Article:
Mount Timpanogos is my favorite mountain. That should come as no surprise to anyone who knows me at all, but it deserves to be repeated nonetheless. I could go on and on about the raw power of the massif, the Native American history, the Mormon Pioneer reliance upon the topography, and the rich heritage of climbing that has been around since 1911 (which is fascinating, by the way).
Instead, I’m going to talk about wildflowers.
There are 15 species of wildflower that commonly grow in the Timpanogos Wilderness area, each with its unique shape, size and color.
- Leafy Jacobs Ladder, Polemonium foliosissimum
- Wasatch beardtongue, Penstemon cyanthus
- Sticky geranium, Geranium viscosissimum
- Tall larkspur, Delphinium occidentale
- Lupine, Lupinus argenteus
- Sulphur buckwheat, Eriogonum umbellatum
- American bistort, Polygonum bistortoides
- Seep–spring arnica, Arnica longifolia
- Mountain columbine, Aquilegia caerulea
- Yellow columbine, Aquilegia flavescens
- Mountain bluebell, Mertensia ciliata
- Milfoil yarrow, Achillea millefolium
- Pale yellow Indian paintbrush, Castilleja rhexifolia var. sulphurea
- Wavy–leaf Indian paintbrush, Castilleja applegatei
- Royal Indian paintbrush, Castilleja rhexifolia
I’ve been thinking about names a lot recently. Taking photos of all these flowers has made me curious as to what they’re called. But as William Shakespeare penned over 400 years ago, “What’s in a name? that which we call a rose by any other name would smell as sweet.” What value is there to a name, particularly a scientific name? Would it not be easier to, instead of saying Seep–spring arnica to say, “Yeah, it’s that yellow sunflowery lookin’ one.” I’ve ultimately concluded that for many people, perhaps the majority of people, names are purely arbitrary. For all intents and purposes, a rose is called a rose because that’s what it’s called. Makes me think of that episode of Neature Walks when he says that you can tell that it’s an Aspen because of the way it is.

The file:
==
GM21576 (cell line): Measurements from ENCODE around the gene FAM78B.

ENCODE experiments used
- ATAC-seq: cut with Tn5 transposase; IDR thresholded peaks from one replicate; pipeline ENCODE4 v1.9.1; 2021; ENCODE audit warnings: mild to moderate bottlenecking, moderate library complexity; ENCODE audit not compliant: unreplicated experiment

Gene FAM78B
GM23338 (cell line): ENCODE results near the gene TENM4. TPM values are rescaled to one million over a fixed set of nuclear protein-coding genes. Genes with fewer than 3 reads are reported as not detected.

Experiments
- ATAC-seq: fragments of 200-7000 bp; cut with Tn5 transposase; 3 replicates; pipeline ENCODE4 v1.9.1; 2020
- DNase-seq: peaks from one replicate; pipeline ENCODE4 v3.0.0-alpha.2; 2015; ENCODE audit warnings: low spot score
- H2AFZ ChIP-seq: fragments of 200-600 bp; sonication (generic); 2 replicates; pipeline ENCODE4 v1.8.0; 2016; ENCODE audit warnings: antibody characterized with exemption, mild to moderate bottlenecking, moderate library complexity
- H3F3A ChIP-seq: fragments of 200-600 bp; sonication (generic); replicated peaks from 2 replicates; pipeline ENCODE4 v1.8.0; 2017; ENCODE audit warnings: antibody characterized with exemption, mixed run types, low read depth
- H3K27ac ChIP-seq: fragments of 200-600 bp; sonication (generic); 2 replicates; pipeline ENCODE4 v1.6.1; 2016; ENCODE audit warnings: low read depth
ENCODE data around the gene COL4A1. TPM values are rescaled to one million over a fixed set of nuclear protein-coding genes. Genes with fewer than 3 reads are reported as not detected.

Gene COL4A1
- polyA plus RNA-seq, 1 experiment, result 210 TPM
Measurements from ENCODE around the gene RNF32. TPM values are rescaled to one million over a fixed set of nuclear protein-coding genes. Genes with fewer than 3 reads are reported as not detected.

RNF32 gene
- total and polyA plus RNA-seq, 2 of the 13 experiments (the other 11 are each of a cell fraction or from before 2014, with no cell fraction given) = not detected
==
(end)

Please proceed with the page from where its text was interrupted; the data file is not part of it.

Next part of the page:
Obviously, from a scientific perspective, it’s critical to differentiate flowers one from another, and although the lay person doesn’t say Lupinus argenteus, they still use isolating words like “purple” and “pretty” to separate the Lupine cognitively from the multitude.
In similar ways, I think the expression “stop and smell the roses” has a neat way of conveying the same idea. Our lives can easily take on a current beyond our direct control, and if we don’t deliberately separate the beautiful moments from the mundane, it’s not inconceivable to get swept away against our wills.
That’s why that phrase––”stop and smell the roses”––is a deep life lesson that comprises what I believe to be the 3 steps to achieving serenity amid the raging currents of life.
- Stop: In order to appreciate life’s nuances, it’s important to hit the brakes from time to time. Life is fast-paced, but you can’t go through your entire day/week/month/year without taking a breather for some emotional and spiritual R&R.
- And: Making time for serenity is about inclusion. The word “and” signifies an addition to our already jam-packed lives and schedules. Something’s gotta give, and sometimes we all need to play a little bit of Tetris but the benefit is well worth the effort.
- Roses: As I mentioned before, identifying which moments are beautiful is key. To be fair, if you have the right attitude, you can probably track down the silver linings in most moments, but let’s get real: few of us are that positive. Instead, I think it’s critical to identify and acknowledge that some moments are special and worthy of admiration, just like the wildflowers in the Timpanogos Basin.
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